Saturday, 25 April 2015

Lost in Translation : Talking about the weather

Us Froggies, we have some pre-conceptions about the British. One is that they drink a lot of tea, another that they talk constantly about the weather. Both are correct. Whilst I still don’t fully understand the tea bit, I understand the bit about the weather.

I really really do.
I really really wish I didn’t.

There was an advert a couple of years ago. Some guys were put in a pod-thing to experience all kinds of weather, from “Turkish delight”, to “Dutch Drizzle”, to the worst weather of all, “English summer”.

I’m not laughing.

Not funny.

So, why do the British (and I) talk constantly about the weather? The reasons are two-fold.

First, it IS really interesting. My step-father-in-law, who is an endless font of titbits, says that in Britain (unlike everywhere else in the world, apparently), it is impossible to predict the weather more than a couple of days in advance, even within the usual wide margin of error allowed the weather forecast. They are not being cautious. They just can’t. Changes are that fast, and that radical.

So what if it’s August?! Who said the weather had to be summery just because the month is? 8ยบC, that’ll do for you, England!

So when someone says “what a lovely day today!” it’s not a boring statement of fact. No, no! There is an element of delighted surprise, of course, but also a dash of uneasy excitement. We are waiting, shifting from foot to foot. Lovely day! Will it change? Will it stay? We don’t know! Aaaaah!

The weather, it keeps you on your toes! For real!

The second reason we talk about the weather is because we need encouragement. We are trauma-victims, wandering about under a maddeningly grey sky, saying in a slightly manic high-pitched voice, “looks like it’s going to rain!”  This, in one sentence, is another human being reaching out to you, sharing your pain and giving you a pat on the back.

Putting a brave face (and some balloons) on it.

And rain is not bad news, by the way! I’ve got wellies, a cool rain-coat and plenty of umbrellas, as well as hats and hoods when the wind is too strong for an umbrella. Rain? Bring it on!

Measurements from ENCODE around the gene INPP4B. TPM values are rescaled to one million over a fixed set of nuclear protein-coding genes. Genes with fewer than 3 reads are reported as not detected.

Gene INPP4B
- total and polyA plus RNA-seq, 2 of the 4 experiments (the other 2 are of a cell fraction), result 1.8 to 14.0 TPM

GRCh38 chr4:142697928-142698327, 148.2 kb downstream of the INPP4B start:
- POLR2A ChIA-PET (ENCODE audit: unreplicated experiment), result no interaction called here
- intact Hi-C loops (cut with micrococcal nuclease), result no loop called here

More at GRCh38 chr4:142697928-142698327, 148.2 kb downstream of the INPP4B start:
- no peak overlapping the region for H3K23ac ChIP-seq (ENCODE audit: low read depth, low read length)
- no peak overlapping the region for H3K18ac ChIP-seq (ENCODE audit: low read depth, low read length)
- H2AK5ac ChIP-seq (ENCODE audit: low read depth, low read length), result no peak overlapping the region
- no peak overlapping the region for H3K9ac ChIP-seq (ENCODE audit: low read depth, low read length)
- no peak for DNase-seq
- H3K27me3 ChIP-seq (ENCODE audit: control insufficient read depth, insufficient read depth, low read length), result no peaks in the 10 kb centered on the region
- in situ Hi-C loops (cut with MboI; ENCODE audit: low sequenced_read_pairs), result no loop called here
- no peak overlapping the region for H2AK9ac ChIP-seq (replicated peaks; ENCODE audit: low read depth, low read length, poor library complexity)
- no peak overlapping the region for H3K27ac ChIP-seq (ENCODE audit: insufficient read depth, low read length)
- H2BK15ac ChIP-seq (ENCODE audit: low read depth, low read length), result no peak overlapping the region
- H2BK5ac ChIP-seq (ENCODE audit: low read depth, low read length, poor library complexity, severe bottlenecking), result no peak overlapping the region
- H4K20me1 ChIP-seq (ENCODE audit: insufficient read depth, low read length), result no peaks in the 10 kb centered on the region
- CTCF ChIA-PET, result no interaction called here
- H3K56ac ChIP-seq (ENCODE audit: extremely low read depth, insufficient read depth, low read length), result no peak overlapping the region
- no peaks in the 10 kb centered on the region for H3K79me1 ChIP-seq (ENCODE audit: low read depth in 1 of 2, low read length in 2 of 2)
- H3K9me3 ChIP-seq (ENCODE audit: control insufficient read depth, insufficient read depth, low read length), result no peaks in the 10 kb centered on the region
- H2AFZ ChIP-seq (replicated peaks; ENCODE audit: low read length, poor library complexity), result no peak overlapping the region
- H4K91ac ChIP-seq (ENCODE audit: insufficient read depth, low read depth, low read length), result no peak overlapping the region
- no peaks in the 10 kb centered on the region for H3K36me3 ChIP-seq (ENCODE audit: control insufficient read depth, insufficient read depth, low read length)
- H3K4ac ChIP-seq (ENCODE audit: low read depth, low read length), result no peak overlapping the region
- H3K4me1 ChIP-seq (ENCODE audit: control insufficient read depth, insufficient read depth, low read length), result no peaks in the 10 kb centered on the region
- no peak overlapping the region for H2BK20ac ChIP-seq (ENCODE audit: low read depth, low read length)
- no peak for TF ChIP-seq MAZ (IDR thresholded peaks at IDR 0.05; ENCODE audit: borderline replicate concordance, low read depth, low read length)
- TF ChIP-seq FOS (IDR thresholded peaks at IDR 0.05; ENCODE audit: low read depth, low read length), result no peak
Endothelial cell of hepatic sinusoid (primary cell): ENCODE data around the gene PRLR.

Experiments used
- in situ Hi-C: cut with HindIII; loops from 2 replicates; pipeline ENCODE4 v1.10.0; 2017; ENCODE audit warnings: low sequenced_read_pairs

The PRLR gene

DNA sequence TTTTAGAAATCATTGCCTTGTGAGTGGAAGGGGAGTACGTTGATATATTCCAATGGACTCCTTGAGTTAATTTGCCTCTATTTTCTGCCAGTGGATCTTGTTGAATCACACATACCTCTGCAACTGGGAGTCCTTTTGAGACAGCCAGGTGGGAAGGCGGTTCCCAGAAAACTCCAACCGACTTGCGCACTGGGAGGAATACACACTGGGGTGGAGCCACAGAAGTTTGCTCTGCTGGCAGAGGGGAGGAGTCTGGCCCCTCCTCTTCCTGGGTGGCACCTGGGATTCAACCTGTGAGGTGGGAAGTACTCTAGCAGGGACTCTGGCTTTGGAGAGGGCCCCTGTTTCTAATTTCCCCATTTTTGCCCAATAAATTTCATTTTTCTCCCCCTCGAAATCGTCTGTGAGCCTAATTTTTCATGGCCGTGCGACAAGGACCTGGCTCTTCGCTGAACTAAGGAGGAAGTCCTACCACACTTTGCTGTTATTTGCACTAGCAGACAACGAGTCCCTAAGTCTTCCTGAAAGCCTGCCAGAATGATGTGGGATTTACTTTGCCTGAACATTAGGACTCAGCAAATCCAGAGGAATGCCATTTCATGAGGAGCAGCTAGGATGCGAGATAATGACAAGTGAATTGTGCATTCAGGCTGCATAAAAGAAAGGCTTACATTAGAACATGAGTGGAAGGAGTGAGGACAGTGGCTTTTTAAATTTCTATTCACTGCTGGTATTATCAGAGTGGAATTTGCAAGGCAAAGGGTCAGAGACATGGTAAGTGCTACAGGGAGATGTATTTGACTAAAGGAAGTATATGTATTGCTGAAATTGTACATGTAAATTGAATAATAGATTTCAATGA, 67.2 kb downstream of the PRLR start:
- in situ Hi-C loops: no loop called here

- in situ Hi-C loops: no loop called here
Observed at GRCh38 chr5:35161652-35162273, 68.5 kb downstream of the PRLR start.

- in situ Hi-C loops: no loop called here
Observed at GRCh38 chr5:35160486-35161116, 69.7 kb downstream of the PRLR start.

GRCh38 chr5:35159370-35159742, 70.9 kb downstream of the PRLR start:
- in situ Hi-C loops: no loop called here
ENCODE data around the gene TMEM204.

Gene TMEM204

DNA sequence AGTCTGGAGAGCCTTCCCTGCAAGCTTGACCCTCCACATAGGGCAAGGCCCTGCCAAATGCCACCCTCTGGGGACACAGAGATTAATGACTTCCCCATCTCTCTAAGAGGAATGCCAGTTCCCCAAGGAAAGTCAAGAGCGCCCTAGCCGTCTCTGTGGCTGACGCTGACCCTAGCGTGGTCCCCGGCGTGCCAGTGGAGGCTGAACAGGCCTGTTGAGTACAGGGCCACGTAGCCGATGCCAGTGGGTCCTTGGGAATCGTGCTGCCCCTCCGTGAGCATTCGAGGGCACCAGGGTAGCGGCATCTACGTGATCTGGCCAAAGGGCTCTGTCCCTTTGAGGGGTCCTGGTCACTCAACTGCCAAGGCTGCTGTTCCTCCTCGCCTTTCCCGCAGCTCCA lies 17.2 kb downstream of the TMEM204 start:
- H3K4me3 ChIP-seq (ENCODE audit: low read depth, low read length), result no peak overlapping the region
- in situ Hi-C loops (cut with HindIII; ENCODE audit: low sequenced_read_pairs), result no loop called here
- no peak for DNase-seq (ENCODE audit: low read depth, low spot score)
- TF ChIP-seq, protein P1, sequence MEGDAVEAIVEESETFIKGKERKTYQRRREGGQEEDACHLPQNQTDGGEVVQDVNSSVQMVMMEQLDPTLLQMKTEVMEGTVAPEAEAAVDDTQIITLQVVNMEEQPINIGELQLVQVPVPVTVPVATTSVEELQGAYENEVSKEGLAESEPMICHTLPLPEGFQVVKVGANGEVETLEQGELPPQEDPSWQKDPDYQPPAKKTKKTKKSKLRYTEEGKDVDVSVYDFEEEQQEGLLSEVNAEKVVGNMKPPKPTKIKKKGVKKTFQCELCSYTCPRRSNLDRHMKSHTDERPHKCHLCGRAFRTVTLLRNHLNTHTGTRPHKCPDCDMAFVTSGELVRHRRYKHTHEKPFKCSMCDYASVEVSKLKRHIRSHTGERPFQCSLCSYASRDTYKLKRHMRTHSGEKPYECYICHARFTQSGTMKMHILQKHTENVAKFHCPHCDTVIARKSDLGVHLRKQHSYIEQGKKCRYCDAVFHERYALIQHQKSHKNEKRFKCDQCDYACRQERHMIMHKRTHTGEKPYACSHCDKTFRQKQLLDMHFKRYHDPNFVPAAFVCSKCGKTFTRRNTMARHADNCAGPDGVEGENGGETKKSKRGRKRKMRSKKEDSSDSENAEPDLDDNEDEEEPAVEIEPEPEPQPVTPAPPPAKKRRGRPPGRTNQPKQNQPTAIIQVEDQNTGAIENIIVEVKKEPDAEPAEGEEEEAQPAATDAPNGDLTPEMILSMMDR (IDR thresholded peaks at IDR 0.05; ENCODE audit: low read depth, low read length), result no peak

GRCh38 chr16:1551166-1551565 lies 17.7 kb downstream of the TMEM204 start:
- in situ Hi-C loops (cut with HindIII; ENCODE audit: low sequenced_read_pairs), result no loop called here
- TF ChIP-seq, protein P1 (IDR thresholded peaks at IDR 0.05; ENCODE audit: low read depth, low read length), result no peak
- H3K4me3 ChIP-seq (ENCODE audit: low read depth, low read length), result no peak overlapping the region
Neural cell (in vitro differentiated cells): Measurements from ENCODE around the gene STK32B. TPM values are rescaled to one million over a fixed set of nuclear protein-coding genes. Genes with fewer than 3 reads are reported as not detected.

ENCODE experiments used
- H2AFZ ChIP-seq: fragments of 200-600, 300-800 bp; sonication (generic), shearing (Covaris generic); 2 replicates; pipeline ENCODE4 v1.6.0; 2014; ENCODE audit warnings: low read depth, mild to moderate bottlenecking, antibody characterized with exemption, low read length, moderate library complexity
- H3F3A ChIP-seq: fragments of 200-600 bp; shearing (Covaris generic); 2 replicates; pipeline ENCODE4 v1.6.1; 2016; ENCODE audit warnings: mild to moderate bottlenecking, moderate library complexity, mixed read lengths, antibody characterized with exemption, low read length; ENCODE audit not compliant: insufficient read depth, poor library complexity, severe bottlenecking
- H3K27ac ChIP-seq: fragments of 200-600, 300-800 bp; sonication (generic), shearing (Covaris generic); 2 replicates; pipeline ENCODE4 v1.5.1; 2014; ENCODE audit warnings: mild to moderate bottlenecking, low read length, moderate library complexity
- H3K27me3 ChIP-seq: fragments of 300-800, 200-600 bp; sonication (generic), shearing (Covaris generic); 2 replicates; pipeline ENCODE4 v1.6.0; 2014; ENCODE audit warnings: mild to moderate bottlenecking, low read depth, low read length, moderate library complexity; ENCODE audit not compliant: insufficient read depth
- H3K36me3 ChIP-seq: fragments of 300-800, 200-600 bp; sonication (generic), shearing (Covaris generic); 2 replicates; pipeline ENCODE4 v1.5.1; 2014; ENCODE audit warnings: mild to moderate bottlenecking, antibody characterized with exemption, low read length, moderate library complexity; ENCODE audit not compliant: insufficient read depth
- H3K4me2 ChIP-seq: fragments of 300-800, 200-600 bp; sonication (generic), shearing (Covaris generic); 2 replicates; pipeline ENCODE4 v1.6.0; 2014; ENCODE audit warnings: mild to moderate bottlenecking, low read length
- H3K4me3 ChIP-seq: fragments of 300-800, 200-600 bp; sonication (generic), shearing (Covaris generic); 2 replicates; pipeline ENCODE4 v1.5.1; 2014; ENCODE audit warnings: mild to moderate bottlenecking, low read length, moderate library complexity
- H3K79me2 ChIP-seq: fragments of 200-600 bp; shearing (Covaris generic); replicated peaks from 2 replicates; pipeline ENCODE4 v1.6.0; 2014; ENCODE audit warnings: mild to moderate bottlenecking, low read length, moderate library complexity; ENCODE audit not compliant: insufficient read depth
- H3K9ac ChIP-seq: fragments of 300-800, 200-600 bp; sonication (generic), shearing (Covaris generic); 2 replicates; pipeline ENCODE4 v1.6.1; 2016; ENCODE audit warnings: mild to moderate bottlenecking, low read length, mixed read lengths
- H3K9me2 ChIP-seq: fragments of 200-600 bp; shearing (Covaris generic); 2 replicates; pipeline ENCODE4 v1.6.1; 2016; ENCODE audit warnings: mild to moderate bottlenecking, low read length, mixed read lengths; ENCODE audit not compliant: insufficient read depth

Bring it on!

It’s not too cold either, maybe a couple of degrees lower than Paris, a few more as you go further north, but no dramatic difference. It can get really cold some winters, but just like anywhere.

No, the real killer is the endless grey. And no, Annie, the sun will NOT come out tomorrow, you can’t promise me that, you spoilt New-York-dwelling brat! Because quite likely it won’t, nor the day after, or the one after that. We will even forget what the sun even LOOKS like when despair grips our PTSD-addled minds as we reach day 10 of homogenous-what-time-of-the-day-is-it-I-don’t-even-know-or-care-anymore grey. 

Death by grey

And yet, you don’t know, because maybe, in an hour, it will all change. And you will miss it, because the baby will be sleeping or something. Blink, and it’s gone. Don’t even blink.

But you see, when it is sunny again, the exhilarating blue sky against the quaint rows of red-brick houses will trick us into signing up for another year.


  1. I never lived in England but that sounds like Paris a lot. Once I was out in the park and my 18 month old kept pointing at the sky in surprise, and I finally understood he had not seen that much blue sky before that day.

    1. As a former Parisian, I have to object. Paris is rainy, but Britain is on a whole other level of wet and grey! ;-)